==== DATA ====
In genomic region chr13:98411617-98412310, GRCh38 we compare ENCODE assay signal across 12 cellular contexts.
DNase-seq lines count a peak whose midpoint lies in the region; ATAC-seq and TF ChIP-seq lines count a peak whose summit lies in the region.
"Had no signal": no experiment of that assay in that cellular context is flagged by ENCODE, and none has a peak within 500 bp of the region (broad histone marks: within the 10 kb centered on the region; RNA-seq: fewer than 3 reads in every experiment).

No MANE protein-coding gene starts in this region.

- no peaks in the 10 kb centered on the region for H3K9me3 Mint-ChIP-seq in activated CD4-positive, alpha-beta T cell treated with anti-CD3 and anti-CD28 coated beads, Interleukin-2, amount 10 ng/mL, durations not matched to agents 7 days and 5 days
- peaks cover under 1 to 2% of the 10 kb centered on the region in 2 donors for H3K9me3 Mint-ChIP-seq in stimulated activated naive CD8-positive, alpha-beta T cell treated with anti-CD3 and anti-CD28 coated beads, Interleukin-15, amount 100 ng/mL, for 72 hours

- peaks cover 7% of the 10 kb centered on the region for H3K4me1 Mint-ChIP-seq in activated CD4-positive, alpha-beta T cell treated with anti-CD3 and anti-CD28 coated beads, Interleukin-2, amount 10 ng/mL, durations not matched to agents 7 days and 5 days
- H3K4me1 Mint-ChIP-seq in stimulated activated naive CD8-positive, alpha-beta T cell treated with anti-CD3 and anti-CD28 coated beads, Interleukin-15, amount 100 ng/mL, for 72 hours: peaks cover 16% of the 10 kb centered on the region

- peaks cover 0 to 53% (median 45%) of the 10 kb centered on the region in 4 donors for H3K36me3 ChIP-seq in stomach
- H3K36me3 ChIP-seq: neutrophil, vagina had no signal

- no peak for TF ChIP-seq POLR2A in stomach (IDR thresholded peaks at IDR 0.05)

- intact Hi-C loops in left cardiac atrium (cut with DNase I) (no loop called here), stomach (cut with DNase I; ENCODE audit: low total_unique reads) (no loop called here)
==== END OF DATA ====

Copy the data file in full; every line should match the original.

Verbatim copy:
In genomic region chr13:98411617-98412310, GRCh38 we compare ENCODE assay signal across 12 cellular contexts.
DNase-seq lines count a peak whose midpoint lies in the region; ATAC-seq and TF ChIP-seq lines count a peak whose summit lies in the region.
"Had no signal": no experiment of that assay in that cellular context is flagged by ENCODE, and none has a peak within 500 bp of the region (broad histone marks: within the 10 kb centered on the region; RNA-seq: fewer than 3 reads in every experiment).

No MANE protein-coding gene starts in this region.

- no peaks in the 10 kb centered on the region for H3K9me3 Mint-ChIP-seq in activated CD4-positive, alpha-beta T cell treated with anti-CD3 and anti-CD28 coated beads, Interleukin-2, amount 10 ng/mL, durations not matched to agents 7 days and 5 days
- peaks cover under 1 to 2% of the 10 kb centered on the region in 2 donors for H3K9me3 Mint-ChIP-seq in stimulated activated naive CD8-positive, alpha-beta T cell treated with anti-CD3 and anti-CD28 coated beads, Interleukin-15, amount 100 ng/mL, for 72 hours

- peaks cover 7% of the 10 kb centered on the region for H3K4me1 Mint-ChIP-seq in activated CD4-positive, alpha-beta T cell treated with anti-CD3 and anti-CD28 coated beads, Interleukin-2, amount 10 ng/mL, durations not matched to agents 7 days and 5 days
- H3K4me1 Mint-ChIP-seq in stimulated activated naive CD8-positive, alpha-beta T cell treated with anti-CD3 and anti-CD28 coated beads, Interleukin-15, amount 100 ng/mL, for 72 hours: peaks cover 16% of the 10 kb centered on the region

- peaks cover 0 to 53% (median 45%) of the 10 kb centered on the region in 4 donors for H3K36me3 ChIP-seq in stomach
- H3K36me3 ChIP-seq: neutrophil, vagina had no signal

- no peak for TF ChIP-seq POLR2A in stomach (IDR thresholded peaks at IDR 0.05)

- intact Hi-C loops in left cardiac atrium (cut with DNase I) (no loop called here), stomach (cut with DNase I; ENCODE audit: low total_unique reads) (no loop called here)